Prolific 'new age' artist Yanni releases album fit for world's most interesting elevator

We live in a world full of political maelstroms (heads up — the Iowa caucuses are Feb. 1). Our time is characterized by social injustices that uncover racial prejudice, environmental degradation on a scale humanity’s never seen before and cultural shifts that have upended “normal” behaviors for better and for worse.

These are problems that confront us collectively, but we’ve all got smaller individual tribulations that trip us up, like maybe leaving the oven on and possibly not paying the renter’s insurance this month.

Freud wrote that we seek refuge in the illusions of good art in order to escape civilization’s discontents. And if Freud said it, it must be true.

Every once in a while, it’s nice to hear an album that escapes the everyday and seems to address our spirituality. Sometimes, albums steal us away from our current problems and transcend us to another plane of existence.

Yanni’s hilariously titled album,“Sensuous Chill,” was released on Jan. 29 to some fanfare, considering he is “The Most Interesting Musician In The World,” according to his own website — and, I’m sure, his mom.

While he shunned the label of “new age” in the below embedded NPR interview on Weekend Edition, his music has been used in the name of new age for a while now.

I don’t know why he would reject that label, because it seems to fit him really well. Listening to this music is like listening to elevator music in the world’s most interesting elevator. When I submerged my consciousness into this music, it felt like a warm bath in an elevator's soft lighting.

The title track, which has no lyrics, made me feel like I could just let my mind wander, or not, for the nearly four minutes it stretched over. It had a beat that engaged my mind, but the wavering synths and the non-committal piano barred me from escaping back into dangerous territory, territory I’d call “conscious thought” and “active participation in my environment.”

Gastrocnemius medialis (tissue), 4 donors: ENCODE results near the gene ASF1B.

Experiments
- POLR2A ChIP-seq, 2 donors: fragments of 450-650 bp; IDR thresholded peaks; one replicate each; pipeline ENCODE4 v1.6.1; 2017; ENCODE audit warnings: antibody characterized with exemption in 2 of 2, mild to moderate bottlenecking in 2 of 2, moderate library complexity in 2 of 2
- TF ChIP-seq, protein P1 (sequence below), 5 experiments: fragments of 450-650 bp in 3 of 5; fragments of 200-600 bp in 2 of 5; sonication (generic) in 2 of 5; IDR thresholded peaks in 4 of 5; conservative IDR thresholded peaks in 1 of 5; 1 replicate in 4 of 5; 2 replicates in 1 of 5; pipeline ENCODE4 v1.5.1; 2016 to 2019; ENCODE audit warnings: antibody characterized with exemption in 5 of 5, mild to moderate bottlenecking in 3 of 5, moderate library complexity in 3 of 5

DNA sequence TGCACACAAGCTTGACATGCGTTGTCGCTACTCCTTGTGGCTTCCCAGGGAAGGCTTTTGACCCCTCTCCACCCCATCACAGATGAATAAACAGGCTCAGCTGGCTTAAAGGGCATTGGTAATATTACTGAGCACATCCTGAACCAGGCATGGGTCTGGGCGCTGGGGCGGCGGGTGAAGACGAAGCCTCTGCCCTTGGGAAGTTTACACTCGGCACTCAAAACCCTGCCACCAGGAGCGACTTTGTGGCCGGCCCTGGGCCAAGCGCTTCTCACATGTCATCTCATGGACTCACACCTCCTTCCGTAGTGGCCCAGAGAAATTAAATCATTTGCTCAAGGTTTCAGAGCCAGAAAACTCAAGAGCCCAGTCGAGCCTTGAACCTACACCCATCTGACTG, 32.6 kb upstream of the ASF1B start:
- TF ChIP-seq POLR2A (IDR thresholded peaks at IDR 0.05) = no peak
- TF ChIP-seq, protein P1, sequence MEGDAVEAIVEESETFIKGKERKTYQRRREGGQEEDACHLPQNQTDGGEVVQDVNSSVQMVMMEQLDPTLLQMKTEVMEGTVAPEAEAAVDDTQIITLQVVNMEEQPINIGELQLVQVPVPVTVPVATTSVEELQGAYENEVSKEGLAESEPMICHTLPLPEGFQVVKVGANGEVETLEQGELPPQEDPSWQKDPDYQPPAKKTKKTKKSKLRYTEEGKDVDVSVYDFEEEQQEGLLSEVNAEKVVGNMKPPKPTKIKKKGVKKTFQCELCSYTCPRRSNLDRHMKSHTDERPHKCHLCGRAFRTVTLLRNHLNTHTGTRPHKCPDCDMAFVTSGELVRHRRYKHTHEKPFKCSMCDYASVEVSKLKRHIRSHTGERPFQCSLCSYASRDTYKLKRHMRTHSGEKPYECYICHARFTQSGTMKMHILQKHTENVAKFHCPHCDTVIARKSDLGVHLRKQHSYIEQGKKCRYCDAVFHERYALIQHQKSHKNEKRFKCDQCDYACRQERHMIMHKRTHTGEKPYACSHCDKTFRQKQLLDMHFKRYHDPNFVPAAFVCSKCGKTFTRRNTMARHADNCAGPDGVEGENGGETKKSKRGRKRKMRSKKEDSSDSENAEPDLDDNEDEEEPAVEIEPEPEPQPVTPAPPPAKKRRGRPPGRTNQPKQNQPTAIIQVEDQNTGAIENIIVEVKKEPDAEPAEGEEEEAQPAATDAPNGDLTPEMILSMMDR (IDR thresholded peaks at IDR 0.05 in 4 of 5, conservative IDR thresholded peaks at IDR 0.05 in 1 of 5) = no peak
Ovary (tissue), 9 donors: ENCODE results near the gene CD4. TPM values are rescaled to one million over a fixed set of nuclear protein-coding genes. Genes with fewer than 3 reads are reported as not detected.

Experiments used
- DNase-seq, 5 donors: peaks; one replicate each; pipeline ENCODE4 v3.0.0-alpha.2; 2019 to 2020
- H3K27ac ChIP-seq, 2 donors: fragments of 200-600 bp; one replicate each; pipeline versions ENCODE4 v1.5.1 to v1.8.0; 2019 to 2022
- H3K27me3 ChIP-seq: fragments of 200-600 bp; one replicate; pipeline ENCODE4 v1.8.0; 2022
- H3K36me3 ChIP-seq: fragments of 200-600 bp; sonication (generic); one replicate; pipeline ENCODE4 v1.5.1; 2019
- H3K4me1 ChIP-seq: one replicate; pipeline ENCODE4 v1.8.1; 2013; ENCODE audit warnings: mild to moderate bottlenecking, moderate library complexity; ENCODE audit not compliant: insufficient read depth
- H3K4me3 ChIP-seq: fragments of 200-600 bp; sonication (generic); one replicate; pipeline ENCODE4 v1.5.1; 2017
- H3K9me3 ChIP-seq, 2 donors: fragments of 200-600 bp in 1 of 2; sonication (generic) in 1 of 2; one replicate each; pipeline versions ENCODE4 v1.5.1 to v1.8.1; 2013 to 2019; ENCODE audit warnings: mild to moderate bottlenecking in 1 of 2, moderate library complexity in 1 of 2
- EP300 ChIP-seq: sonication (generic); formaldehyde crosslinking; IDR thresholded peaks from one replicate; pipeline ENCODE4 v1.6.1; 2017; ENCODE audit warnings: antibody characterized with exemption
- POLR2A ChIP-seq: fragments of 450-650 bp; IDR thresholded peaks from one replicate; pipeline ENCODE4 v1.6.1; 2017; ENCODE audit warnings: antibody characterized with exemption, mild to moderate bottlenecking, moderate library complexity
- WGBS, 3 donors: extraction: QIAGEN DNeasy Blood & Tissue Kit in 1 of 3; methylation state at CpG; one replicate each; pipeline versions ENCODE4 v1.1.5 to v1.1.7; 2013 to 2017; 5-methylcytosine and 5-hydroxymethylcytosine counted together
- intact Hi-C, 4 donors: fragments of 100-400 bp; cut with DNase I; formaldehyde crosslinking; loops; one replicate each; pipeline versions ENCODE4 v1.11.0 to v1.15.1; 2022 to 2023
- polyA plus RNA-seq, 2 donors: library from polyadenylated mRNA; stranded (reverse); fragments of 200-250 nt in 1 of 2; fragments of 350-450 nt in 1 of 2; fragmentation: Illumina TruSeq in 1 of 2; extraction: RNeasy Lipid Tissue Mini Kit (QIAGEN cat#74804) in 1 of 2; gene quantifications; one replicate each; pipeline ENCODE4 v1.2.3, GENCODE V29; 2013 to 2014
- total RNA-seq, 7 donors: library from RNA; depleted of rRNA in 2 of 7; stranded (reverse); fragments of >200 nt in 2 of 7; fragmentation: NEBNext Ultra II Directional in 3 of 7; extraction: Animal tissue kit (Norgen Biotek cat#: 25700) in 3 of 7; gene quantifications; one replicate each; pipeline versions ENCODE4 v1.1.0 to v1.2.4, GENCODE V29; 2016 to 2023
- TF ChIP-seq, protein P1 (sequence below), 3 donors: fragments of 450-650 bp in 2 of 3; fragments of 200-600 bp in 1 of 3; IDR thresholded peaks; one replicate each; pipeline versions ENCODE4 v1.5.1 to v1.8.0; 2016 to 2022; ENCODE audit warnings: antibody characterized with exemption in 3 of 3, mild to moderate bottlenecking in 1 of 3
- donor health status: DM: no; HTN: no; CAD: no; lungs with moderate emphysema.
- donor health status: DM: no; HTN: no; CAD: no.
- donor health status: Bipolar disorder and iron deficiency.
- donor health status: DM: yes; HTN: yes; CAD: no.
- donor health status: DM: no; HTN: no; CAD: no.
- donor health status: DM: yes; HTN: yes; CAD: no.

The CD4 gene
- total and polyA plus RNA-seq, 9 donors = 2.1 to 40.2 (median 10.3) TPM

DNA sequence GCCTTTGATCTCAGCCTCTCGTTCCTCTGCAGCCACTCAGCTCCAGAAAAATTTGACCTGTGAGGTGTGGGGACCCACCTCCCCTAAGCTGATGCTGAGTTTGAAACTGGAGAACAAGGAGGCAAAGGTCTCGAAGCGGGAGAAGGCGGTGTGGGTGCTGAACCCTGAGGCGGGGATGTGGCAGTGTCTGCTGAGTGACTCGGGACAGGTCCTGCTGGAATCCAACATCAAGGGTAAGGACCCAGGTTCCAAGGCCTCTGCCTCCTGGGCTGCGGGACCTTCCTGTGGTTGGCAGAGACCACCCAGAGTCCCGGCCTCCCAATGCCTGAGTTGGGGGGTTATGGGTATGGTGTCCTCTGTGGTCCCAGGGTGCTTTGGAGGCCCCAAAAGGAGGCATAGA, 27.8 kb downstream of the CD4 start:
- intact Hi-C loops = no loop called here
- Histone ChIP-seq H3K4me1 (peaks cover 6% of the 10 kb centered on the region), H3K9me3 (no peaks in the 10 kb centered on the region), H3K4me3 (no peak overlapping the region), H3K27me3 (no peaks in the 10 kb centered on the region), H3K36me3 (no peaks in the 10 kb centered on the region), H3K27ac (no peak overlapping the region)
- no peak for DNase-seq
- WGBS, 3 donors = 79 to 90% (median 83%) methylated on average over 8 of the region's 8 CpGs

“Dance for Me” was another that caught my attention as I was listening, because it seemed to come from all over the globe. It wasn’t like the artist had sampled something and transitioned to another style, it was as though he had done what no other artist had done thus far: unite all countries in a “World Without Borders.”

Yanni was also the subject of a 2014 TV movie titled “Yanni: World Without Borders.”

The 16-track album has a few songs with lyrics, sung by a breathless woman I imagine wearing a long flowing dress that waved in the wind as she stood on some far-off precipice in an exotic location, like the roof of a yoga studio in Santa Barbara, California.

I'd say that this album — while it doesn't challenge how I think or even what I'm thinking about — still does its job. You couldn't ask for a better produced and more totally global experience when listening to new-age music than Yanni.


Tell the reporter what else he should listen to this semester at pnorthfe@asu.edu or follow @peternorthfelt on Twitter.

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